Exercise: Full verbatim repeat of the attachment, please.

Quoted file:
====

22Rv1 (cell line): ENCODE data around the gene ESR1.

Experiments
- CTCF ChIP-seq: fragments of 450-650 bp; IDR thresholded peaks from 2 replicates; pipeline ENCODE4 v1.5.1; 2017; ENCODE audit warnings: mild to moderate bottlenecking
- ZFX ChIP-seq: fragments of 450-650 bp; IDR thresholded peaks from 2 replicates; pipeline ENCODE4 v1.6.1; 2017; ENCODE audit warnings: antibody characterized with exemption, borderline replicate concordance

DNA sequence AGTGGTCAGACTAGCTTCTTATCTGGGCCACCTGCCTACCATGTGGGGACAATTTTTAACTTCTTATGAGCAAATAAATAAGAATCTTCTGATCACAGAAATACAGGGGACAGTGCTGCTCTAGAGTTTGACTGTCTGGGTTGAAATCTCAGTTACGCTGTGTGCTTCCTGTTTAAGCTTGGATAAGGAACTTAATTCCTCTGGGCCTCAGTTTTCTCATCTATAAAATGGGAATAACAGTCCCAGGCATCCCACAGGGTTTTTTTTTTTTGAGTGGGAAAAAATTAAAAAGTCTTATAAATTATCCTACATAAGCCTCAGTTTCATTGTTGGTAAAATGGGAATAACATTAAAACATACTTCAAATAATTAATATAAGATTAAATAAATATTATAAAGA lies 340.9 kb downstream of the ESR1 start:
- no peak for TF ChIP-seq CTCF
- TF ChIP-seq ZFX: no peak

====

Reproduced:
22Rv1 (cell line): ENCODE data around the gene ESR1.

Experiments
- CTCF ChIP-seq: fragments of 450-650 bp; IDR thresholded peaks from 2 replicates; pipeline ENCODE4 v1.5.1; 2017; ENCODE audit warnings: mild to moderate bottlenecking
- ZFX ChIP-seq: fragments of 450-650 bp; IDR thresholded peaks from 2 replicates; pipeline ENCODE4 v1.6.1; 2017; ENCODE audit warnings: antibody characterized with exemption, borderline replicate concordance

DNA sequence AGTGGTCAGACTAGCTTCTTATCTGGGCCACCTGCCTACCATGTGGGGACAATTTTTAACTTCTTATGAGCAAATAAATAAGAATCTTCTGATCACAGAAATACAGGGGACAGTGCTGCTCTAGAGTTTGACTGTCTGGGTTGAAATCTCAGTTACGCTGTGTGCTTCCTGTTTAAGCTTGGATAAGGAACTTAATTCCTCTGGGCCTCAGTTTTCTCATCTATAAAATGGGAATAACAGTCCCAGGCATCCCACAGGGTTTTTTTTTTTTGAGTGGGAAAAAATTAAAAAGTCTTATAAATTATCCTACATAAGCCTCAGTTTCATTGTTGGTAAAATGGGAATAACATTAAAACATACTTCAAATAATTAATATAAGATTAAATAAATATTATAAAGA lies 340.9 kb downstream of the ESR1 start:
- no peak for TF ChIP-seq CTCF
- TF ChIP-seq ZFX: no peak